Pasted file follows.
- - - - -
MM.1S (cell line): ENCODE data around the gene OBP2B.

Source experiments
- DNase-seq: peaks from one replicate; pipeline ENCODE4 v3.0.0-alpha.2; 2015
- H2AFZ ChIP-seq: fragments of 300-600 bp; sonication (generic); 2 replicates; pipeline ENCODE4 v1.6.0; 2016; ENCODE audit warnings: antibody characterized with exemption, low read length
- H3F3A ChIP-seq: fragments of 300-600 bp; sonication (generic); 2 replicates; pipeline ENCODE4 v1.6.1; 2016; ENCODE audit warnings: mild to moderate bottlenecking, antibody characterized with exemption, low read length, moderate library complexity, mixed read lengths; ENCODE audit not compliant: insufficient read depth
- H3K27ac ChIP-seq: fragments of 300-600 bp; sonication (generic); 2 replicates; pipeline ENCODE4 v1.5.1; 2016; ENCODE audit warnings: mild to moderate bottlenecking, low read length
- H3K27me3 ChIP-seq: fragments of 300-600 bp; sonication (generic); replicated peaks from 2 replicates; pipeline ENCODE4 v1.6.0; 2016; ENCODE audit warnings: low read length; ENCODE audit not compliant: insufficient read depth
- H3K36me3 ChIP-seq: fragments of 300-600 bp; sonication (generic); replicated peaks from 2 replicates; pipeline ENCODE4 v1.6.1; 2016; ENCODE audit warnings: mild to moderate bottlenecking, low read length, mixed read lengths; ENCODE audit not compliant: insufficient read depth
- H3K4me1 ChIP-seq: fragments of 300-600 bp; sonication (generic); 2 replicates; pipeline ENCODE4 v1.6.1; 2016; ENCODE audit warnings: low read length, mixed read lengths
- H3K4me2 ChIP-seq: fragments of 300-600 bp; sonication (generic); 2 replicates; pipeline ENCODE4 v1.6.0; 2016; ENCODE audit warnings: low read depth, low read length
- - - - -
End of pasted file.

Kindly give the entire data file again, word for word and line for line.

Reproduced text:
MM.1S (cell line): ENCODE data around the gene OBP2B.

Source experiments
- DNase-seq: peaks from one replicate; pipeline ENCODE4 v3.0.0-alpha.2; 2015
- H2AFZ ChIP-seq: fragments of 300-600 bp; sonication (generic); 2 replicates; pipeline ENCODE4 v1.6.0; 2016; ENCODE audit warnings: antibody characterized with exemption, low read length
- H3F3A ChIP-seq: fragments of 300-600 bp; sonication (generic); 2 replicates; pipeline ENCODE4 v1.6.1; 2016; ENCODE audit warnings: mild to moderate bottlenecking, antibody characterized with exemption, low read length, moderate library complexity, mixed read lengths; ENCODE audit not compliant: insufficient read depth
- H3K27ac ChIP-seq: fragments of 300-600 bp; sonication (generic); 2 replicates; pipeline ENCODE4 v1.5.1; 2016; ENCODE audit warnings: mild to moderate bottlenecking, low read length
- H3K27me3 ChIP-seq: fragments of 300-600 bp; sonication (generic); replicated peaks from 2 replicates; pipeline ENCODE4 v1.6.0; 2016; ENCODE audit warnings: low read length; ENCODE audit not compliant: insufficient read depth
- H3K36me3 ChIP-seq: fragments of 300-600 bp; sonication (generic); replicated peaks from 2 replicates; pipeline ENCODE4 v1.6.1; 2016; ENCODE audit warnings: mild to moderate bottlenecking, low read length, mixed read lengths; ENCODE audit not compliant: insufficient read depth
- H3K4me1 ChIP-seq: fragments of 300-600 bp; sonication (generic); 2 replicates; pipeline ENCODE4 v1.6.1; 2016; ENCODE audit warnings: low read length, mixed read lengths
- H3K4me2 ChIP-seq: fragments of 300-600 bp; sonication (generic); 2 replicates; pipeline ENCODE4 v1.6.0; 2016; ENCODE audit warnings: low read depth, low read length